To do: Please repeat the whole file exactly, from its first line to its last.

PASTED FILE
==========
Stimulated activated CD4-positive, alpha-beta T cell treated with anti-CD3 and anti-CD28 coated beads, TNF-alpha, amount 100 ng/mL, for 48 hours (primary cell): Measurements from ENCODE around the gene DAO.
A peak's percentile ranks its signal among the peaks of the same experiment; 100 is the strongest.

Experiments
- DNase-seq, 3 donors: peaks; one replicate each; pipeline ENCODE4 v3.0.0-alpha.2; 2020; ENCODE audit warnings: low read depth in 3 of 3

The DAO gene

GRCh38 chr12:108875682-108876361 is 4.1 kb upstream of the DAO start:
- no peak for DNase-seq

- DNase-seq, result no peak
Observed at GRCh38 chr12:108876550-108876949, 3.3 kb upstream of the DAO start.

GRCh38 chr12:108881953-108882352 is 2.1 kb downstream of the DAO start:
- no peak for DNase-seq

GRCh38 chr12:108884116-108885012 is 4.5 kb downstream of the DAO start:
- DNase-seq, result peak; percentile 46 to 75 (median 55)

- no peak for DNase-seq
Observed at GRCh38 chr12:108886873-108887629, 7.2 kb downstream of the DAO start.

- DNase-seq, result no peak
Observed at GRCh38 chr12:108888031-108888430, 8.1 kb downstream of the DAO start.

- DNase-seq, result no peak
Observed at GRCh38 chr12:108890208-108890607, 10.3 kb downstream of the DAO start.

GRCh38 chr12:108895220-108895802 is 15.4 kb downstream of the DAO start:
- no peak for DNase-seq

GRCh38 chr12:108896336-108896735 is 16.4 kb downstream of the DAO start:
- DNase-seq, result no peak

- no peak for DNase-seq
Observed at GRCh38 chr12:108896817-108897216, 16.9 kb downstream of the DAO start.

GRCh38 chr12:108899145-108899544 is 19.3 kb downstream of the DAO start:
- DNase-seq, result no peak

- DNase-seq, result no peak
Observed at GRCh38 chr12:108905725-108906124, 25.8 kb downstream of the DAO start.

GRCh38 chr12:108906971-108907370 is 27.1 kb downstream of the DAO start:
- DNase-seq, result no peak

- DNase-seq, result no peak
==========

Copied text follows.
Stimulated activated CD4-positive, alpha-beta T cell treated with anti-CD3 and anti-CD28 coated beads, TNF-alpha, amount 100 ng/mL, for 48 hours (primary cell): Measurements from ENCODE around the gene DAO.
A peak's percentile ranks its signal among the peaks of the same experiment; 100 is the strongest.

Experiments
- DNase-seq, 3 donors: peaks; one replicate each; pipeline ENCODE4 v3.0.0-alpha.2; 2020; ENCODE audit warnings: low read depth in 3 of 3

The DAO gene

GRCh38 chr12:108875682-108876361 is 4.1 kb upstream of the DAO start:
- no peak for DNase-seq

- DNase-seq, result no peak
Observed at GRCh38 chr12:108876550-108876949, 3.3 kb upstream of the DAO start.

GRCh38 chr12:108881953-108882352 is 2.1 kb downstream of the DAO start:
- no peak for DNase-seq

GRCh38 chr12:108884116-108885012 is 4.5 kb downstream of the DAO start:
- DNase-seq, result peak; percentile 46 to 75 (median 55)

- no peak for DNase-seq
Observed at GRCh38 chr12:108886873-108887629, 7.2 kb downstream of the DAO start.

- DNase-seq, result no peak
Observed at GRCh38 chr12:108888031-108888430, 8.1 kb downstream of the DAO start.

- DNase-seq, result no peak
Observed at GRCh38 chr12:108890208-108890607, 10.3 kb downstream of the DAO start.

GRCh38 chr12:108895220-108895802 is 15.4 kb downstream of the DAO start:
- no peak for DNase-seq

GRCh38 chr12:108896336-108896735 is 16.4 kb downstream of the DAO start:
- DNase-seq, result no peak

- no peak for DNase-seq
Observed at GRCh38 chr12:108896817-108897216, 16.9 kb downstream of the DAO start.

GRCh38 chr12:108899145-108899544 is 19.3 kb downstream of the DAO start:
- DNase-seq, result no peak

- DNase-seq, result no peak
Observed at GRCh38 chr12:108905725-108906124, 25.8 kb downstream of the DAO start.

GRCh38 chr12:108906971-108907370 is 27.1 kb downstream of the DAO start:
- DNase-seq, result no peak

- DNase-seq, result no peak